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  1. #1
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    Waterproofing hennesy hammock

    Hi. I was wondering whether it would be possible to waterproof a hennesy hammock. I would like to use it even in heavy rain without the tarp. I was thinking it might work to sew a layer of waterproof material where the bug netting is and let it hang down so the water runs off. It would still be easy to get in with the bottom entry one and it would make setup easier and tbh i dont care about not being able to see or the extra weight since im 4wding not hiking.
    So would this work? And how would I go about it and with what material? Is there anything already available like this? Would it be easier to jsut build it from scratch?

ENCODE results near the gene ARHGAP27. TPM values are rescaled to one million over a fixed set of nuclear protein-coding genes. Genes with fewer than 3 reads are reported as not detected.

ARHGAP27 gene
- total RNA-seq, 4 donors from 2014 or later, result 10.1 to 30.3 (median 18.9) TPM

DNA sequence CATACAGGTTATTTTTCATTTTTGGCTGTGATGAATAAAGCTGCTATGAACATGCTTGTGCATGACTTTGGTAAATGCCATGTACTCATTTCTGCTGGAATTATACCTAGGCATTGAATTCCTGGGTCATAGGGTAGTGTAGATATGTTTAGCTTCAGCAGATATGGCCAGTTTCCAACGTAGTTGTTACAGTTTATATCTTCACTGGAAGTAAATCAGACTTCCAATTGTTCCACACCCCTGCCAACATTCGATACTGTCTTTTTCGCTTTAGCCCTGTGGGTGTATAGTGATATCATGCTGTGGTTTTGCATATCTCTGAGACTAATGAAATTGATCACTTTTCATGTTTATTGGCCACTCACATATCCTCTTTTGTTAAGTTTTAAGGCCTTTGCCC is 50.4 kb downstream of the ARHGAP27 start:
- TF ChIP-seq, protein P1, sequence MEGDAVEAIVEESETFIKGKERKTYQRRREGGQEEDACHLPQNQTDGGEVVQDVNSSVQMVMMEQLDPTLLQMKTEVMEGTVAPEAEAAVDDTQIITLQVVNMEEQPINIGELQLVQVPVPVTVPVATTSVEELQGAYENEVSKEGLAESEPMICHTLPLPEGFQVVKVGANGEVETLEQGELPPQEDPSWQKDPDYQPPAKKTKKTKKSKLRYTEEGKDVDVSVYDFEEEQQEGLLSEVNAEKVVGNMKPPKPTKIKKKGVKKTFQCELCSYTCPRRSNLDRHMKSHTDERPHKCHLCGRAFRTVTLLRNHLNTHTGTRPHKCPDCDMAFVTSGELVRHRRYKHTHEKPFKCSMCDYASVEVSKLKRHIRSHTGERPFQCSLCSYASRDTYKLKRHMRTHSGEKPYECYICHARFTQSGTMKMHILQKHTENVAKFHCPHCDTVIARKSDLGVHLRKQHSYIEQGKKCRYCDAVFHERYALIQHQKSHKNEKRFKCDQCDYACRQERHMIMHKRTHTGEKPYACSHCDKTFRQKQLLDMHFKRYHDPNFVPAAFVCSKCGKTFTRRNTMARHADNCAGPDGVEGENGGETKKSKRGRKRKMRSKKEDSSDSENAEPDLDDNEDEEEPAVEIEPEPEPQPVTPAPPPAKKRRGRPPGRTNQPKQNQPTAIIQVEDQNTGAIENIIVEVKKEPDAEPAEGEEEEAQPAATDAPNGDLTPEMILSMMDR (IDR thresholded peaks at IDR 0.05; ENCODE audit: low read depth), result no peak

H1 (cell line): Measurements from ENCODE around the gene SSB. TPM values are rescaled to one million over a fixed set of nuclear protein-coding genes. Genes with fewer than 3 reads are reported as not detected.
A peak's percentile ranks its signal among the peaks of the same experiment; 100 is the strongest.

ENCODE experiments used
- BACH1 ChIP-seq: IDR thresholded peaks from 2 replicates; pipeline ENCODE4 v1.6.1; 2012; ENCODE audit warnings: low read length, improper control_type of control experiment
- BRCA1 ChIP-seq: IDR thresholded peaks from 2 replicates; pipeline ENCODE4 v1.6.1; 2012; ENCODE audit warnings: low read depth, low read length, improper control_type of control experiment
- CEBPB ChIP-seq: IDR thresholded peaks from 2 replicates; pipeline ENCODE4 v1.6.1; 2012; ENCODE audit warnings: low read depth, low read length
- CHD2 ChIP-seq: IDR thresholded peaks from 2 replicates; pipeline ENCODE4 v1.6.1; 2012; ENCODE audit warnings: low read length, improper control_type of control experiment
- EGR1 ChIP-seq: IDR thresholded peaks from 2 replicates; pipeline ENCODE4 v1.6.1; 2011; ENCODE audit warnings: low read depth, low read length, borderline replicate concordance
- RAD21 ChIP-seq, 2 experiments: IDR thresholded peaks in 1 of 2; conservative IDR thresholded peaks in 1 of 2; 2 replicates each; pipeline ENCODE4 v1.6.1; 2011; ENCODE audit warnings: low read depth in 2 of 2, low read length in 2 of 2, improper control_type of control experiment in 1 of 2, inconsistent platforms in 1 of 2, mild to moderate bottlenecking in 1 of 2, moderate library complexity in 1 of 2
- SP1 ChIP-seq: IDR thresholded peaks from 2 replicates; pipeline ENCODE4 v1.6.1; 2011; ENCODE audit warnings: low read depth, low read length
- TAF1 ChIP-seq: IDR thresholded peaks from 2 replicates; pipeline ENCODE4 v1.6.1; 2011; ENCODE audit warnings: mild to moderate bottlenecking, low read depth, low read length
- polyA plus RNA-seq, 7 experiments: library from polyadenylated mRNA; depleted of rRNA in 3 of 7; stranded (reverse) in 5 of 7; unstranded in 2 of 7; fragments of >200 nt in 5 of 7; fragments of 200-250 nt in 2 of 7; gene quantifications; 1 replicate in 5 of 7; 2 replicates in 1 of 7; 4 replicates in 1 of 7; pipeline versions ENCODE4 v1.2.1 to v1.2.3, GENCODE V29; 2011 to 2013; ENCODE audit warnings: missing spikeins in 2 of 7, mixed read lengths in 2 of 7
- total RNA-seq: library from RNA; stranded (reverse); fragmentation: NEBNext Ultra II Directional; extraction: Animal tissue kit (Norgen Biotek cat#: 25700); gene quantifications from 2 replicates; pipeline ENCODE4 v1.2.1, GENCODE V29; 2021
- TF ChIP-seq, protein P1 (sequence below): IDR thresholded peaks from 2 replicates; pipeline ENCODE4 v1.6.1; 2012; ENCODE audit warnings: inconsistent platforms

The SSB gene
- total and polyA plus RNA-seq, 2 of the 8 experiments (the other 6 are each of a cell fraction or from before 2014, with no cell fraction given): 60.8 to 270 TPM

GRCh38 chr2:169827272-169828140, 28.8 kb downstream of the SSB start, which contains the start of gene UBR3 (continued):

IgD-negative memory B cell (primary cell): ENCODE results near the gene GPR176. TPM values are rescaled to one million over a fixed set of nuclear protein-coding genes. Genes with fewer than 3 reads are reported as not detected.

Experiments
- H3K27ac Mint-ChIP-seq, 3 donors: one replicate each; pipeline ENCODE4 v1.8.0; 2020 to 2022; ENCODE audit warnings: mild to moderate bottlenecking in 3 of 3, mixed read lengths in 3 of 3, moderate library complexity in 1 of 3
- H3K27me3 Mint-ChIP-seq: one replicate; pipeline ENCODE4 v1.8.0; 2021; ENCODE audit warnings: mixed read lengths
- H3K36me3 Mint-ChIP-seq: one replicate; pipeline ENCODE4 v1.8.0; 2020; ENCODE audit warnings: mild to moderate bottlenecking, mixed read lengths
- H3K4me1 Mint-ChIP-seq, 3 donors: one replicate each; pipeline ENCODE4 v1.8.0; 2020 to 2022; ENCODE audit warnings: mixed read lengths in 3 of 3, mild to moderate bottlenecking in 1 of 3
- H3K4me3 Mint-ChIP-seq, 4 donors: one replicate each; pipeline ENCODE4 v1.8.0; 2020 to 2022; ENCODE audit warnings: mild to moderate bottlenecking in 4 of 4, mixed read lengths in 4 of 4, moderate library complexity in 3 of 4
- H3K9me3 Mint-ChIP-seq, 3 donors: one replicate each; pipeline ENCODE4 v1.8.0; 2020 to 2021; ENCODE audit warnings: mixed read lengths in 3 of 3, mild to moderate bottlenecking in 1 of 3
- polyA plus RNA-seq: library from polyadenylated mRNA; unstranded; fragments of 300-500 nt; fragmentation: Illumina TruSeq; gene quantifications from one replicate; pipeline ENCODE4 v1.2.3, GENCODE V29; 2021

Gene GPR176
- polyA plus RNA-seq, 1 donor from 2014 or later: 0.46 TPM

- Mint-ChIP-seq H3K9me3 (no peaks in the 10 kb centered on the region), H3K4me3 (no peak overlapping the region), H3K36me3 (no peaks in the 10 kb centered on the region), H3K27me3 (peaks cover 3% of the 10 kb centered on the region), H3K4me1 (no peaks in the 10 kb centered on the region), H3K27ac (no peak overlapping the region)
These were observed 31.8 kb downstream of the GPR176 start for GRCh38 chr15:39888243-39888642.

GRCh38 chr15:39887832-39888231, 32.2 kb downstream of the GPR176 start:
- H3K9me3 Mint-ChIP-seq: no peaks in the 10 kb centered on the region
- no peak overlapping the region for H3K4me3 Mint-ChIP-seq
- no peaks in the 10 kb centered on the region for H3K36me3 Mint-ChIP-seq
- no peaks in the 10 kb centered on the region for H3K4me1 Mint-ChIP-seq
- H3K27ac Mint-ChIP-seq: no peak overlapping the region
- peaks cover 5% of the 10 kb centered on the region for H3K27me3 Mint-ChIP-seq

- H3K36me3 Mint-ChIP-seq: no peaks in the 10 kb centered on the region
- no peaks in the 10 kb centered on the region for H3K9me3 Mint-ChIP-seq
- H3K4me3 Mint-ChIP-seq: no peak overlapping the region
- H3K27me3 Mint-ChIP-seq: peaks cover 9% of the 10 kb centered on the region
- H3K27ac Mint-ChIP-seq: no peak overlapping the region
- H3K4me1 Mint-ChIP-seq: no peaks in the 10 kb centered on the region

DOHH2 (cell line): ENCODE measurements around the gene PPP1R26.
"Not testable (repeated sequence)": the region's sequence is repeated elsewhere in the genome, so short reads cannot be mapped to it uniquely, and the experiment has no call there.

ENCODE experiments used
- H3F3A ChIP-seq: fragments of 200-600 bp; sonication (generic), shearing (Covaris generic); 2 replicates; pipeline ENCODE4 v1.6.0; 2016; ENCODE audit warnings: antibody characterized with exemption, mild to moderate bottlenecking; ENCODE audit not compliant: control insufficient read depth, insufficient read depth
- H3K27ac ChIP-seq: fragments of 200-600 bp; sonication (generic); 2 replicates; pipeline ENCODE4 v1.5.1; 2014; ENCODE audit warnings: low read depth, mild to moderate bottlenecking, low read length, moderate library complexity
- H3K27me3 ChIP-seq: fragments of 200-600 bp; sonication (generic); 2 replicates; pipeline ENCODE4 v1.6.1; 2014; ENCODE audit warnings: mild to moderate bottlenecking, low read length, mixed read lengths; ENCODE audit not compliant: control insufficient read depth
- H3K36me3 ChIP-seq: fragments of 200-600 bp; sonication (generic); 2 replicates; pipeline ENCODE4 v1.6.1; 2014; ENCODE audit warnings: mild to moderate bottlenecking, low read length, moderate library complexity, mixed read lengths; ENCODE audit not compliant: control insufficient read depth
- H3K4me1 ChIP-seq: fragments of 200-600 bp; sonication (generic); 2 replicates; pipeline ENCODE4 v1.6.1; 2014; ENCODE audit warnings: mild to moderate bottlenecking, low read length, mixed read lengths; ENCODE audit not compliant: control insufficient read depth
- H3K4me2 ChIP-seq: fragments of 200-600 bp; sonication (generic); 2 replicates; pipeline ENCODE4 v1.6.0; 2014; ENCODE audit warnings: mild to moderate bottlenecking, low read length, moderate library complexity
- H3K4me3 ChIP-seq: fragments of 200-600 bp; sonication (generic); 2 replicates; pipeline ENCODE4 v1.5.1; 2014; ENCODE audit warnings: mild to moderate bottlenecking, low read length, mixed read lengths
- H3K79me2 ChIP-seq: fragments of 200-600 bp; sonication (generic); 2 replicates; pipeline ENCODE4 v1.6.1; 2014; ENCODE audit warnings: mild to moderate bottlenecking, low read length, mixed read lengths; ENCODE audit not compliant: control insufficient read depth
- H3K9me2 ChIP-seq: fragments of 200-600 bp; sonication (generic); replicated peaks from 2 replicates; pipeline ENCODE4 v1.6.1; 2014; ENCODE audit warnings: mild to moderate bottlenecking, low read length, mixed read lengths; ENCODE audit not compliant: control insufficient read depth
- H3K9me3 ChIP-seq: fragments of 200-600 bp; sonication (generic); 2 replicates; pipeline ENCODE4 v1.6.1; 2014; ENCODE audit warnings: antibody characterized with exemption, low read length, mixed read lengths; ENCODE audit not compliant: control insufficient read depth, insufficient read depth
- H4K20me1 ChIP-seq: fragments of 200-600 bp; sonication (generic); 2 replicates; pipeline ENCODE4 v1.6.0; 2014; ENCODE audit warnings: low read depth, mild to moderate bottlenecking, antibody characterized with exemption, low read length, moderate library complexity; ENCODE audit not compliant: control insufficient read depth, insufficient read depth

Thankyou.

  2. #2
    Senior Member bindibadgi's Avatar
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    There's an over cover which would achieve nearly that (except for the breathing hole). I wouldn't really recommend waterproofing it though. You'll probably just end up drenched from condensation, ironically. I'd vote you go with the tarp. It's not really that hard to set up, and if you do it right (read The Ultimate Hang for excellent instructions) it will keep out the rain.

    The tarp will also give you a shelter under which you can unpack, pack, prepare food, eat, change clothes etc.

    But as they say, Hang Your Own Hang!

  3. #3
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    Hmmm just realized your in australia to. Im down in victoria so we get a fair bit of rain when it falls and i reckon it will get in. Also i dont need anywhere to do all that stuff im going to make an awning for the jeep. What if it hangs out wider than the hammock so its not sealed so it kinda drapes over it? Like having one of those lines that go from one end to the other and just drape a big heavy canvas over that and peg it down? Would be quicker than one of the light weight ones that are all taught and stuff.